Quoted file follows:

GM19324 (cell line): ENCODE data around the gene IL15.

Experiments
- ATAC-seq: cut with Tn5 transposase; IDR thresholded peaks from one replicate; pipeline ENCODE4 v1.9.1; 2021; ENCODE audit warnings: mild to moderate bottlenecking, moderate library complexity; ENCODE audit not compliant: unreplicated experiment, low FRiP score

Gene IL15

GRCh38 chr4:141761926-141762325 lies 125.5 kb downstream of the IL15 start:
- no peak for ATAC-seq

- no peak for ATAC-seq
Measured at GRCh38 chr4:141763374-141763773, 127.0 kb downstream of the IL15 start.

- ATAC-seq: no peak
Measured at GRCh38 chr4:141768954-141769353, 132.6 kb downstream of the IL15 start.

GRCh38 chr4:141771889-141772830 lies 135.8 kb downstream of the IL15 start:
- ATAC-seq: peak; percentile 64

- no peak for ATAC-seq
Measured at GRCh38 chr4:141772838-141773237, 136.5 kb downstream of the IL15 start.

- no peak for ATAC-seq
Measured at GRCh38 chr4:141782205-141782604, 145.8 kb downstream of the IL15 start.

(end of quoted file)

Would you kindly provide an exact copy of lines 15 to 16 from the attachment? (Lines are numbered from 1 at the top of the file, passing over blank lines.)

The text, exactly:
- no peak for ATAC-seq
Measured at GRCh38 chr4:141782205-141782604, 145.8 kb downstream of the IL15 start.